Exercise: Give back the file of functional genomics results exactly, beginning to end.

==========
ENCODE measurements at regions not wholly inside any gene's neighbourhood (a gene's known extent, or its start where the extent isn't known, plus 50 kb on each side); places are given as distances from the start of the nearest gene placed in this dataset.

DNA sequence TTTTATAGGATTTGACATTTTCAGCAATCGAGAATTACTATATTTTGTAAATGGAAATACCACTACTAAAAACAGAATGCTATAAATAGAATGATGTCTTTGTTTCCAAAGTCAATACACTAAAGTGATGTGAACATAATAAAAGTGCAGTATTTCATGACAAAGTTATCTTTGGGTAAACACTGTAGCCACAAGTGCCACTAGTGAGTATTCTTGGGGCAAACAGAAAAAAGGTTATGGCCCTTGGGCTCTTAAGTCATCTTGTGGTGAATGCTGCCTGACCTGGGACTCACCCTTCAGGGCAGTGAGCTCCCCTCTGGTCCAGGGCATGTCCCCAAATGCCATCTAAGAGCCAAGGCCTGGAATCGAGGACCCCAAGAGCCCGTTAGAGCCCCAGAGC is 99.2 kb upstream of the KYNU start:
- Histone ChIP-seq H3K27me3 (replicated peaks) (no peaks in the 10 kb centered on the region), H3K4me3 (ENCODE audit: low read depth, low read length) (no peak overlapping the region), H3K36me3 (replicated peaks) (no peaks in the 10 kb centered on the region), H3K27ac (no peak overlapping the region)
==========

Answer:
ENCODE measurements at regions not wholly inside any gene's neighbourhood (a gene's known extent, or its start where the extent isn't known, plus 50 kb on each side); places are given as distances from the start of the nearest gene placed in this dataset.

DNA sequence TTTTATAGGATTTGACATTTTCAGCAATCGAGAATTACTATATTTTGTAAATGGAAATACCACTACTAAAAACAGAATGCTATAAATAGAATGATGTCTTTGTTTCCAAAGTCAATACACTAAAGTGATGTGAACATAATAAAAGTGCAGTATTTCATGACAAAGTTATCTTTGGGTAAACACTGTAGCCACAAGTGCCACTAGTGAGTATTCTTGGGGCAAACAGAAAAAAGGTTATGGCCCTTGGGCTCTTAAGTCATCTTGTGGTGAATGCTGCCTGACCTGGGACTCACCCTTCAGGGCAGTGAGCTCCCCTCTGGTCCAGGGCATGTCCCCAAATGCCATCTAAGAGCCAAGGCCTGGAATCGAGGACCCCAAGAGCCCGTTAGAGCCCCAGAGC is 99.2 kb upstream of the KYNU start:
- Histone ChIP-seq H3K27me3 (replicated peaks) (no peaks in the 10 kb centered on the region), H3K4me3 (ENCODE audit: low read depth, low read length) (no peak overlapping the region), H3K36me3 (replicated peaks) (no peaks in the 10 kb centered on the region), H3K27ac (no peak overlapping the region)